As i tell my husband, please dont waste any time or energy feel guilty for making things difficult for us.  We know this is not what you chose for yourself or us.

As always, I appreciate your support and look forward to you posting regularly again.  Be well!

Phil64's picture
Phil64
Posts: 835
Joined: Apr 2012

Jen, Know that my thoughts and prayers are with you and your husband during these trials. Keep hope alive!

devotion10's picture
devotion10
Posts: 631
Joined: Jan 2010

uplift you and your husband and give you hope. The palliative care team is there to bring about pain relief from the suffering of treatments, surgery, and chronic illness. Palliative care is not hospice ... but they do sometimes find themselves in a position to counsel patients and families when further treatment would decrease the quality of life remaining for a patient whose cancer is not curable and herein lies part of the problem. They may give advice to families before that advice is requested because they sense that the patient could have better quality of life remaining by not continuing aggressive treatment. Each of your husband's caretakers are seeing him likely from a differing perspective.

But, your husband does still have treatment options that he wishes to pursue ... so anyone, including palliative care, who even goes close to giving you unsolicited advice that you do not wish to hear ... have a plan in your mind ahead of time as to how you will respond. This will help you I think as it did for me.

You have a great deal of responsibility and this has been such a difficult time for your family.  Stay strong, maintain hope, and steer clear of those that bring you down including doctors-nurses, friends, and even family.  That is a strong statement, but I found that I needed all my strength to be the best advocate that I could for my husband and I did turn away from some people because they simply were not able to be truly supportive.

You can do this. Your husband is going to feel better after he heals from this ordeal and your family will be back together. It is true you do not know what the future brings, none of us do ... but, you have each other now. 

Peace be with you. ~ Cynthia

jen2012
Posts: 1607
Joined: Aug 2012

Good advice. When I told my my husbands brother about the brain MRI, his response was "that doesnt sound good" i was silent...didnt know what to say, but geez thats really not a helpful or supportive commen th. Have had more sensitive and supportive comments than the stupid ones so I guess thats a plus.

rls67
Posts: 127
Joined: Nov 2012

I am sorry to hear about all you and your husband are going through. I understand exactly what you are going through as a care giver. My wife is not doing to well either. All I can say is stay strong. You are doing the best you can for your husband. You shouldn't have to deal with all the crap from drs. or hospitals. But unfortunatly it is part of being a caregiver. Some people, even drs and nurses seem to lack compassion. Hang in there Jen, you have a ton of people sending good thoughts and prayers your way. Take care of yourself as well. I hope everything gets better for him and he finds relief from his pain.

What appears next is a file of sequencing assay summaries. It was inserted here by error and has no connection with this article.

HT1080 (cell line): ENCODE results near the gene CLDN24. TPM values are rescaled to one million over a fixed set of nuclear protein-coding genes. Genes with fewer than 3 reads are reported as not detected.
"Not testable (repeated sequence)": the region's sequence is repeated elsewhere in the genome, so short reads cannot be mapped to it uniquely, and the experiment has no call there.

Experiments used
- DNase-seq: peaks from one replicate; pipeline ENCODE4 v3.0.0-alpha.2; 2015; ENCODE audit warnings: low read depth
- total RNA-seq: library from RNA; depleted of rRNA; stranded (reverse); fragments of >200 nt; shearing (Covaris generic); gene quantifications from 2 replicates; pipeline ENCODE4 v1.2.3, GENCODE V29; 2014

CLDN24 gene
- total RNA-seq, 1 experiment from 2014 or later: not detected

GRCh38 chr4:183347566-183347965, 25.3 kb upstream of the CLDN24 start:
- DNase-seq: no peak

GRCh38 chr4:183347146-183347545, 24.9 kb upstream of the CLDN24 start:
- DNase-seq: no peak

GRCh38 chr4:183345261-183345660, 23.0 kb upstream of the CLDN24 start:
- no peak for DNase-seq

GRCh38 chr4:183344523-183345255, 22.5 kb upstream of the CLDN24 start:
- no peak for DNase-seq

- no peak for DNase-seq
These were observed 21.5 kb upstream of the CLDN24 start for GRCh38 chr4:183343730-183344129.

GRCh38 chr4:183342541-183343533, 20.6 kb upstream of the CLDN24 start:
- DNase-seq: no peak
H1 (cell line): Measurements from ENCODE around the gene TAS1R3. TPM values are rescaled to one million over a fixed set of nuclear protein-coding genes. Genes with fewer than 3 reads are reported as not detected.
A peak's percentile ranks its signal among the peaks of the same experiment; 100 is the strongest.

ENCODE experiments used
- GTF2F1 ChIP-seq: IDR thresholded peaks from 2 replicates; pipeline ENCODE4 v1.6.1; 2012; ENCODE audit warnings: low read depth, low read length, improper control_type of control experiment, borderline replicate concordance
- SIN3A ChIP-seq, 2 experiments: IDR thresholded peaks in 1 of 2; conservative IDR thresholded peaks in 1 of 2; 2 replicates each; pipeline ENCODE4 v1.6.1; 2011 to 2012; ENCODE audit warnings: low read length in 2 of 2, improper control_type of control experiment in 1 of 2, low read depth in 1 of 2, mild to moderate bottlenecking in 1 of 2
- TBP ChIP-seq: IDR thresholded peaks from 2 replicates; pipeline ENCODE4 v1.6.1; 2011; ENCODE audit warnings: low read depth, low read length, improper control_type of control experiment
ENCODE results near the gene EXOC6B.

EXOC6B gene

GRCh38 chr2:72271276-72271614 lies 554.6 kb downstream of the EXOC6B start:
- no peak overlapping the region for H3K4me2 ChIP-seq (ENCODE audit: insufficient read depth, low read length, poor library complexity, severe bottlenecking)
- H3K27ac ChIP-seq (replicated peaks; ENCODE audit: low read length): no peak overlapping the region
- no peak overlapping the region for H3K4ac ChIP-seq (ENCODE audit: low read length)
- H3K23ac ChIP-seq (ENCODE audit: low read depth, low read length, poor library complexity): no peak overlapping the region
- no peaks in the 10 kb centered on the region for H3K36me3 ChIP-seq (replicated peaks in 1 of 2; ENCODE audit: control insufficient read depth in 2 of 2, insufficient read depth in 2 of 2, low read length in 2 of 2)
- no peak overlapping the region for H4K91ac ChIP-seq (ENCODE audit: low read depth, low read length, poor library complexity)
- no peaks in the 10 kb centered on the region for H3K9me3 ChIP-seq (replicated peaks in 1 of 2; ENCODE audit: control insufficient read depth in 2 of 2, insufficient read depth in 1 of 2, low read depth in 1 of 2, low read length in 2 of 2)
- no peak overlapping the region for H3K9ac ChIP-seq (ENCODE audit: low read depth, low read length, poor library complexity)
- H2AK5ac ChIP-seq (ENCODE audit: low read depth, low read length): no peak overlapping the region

jen2012
Posts: 1607
Joined: Aug 2012

Thanks - I'm sorry your wife is not doing well.   This is a hard road for all involved.  Wish they'd just find the damn cure already.  

devotion10's picture
devotion10
Posts: 631
Joined: Jan 2010

I don't know if folks are wearing masks in the room where your husband is ... but, when my brother was in the hospital with cancer we drew smiley faces on all the masks of anyone who came into the room. -- They may not be smiling under there but we made it seem as if they were!

jen2012
Posts: 1607
Joined: Aug 2012

Cute idea Cynthia - but no masks needed!

herdizziness's picture
herdizziness
Posts: 3642
Joined: Apr 2010

At my local hospital they were talkng last year about their new forage into having a "palliative care" team, I was thinking at the time, I hope they don't feel the need to visit me (since I'm considered palliative care, as most of us are I think), I told my son if they ever come to pay a visit please send them away as I wasn't quite ready to go yet.  I think the intention is good, but I don't think they have thought this through, most of us with Stage IV are considered palliative care, I've been that for almost 4 years, so I think they should be careful about their doom and gloom stuff and save it for when I decide to go hospice (hopefully a long time away), I don't think the hospitals have this palliative care stuff figured out yet, yes, we are Stage IV, but we still have a lot of life in us, and their discouraging talks certainly don't help with the "let's kick these tumors arse" attitude that many of us have and are doing.  

You are right to send them away, just tell them thank you very much, but you aren't needed at this moment.  Sheesh, this just ticks me off!

Im glad to hear about the MRI!!!  And remember others have had bone mets and are still here!

love and Hugs,

Winter Marie

jen2012
Posts: 1607
Joined: Aug 2012

Thanks Winter Marie - I think you are right about the doom and gloom stuff.  It's probably just my wrecked brain, but it's almost like some of them like the drama.  It makes me wonder if they've ever gone through anything like this and how they would deal with it.    At this point, I just want them to start chemo so it doesn't spread further.  Surgery is now and hopefully chemo will begin in 2 weeks.

Nana b's picture
Nana b
Posts: 3045
Joined: May 2009

Jen

 

Wishing him the best in treatments, faces, and attutudes. 

 

Take care of you.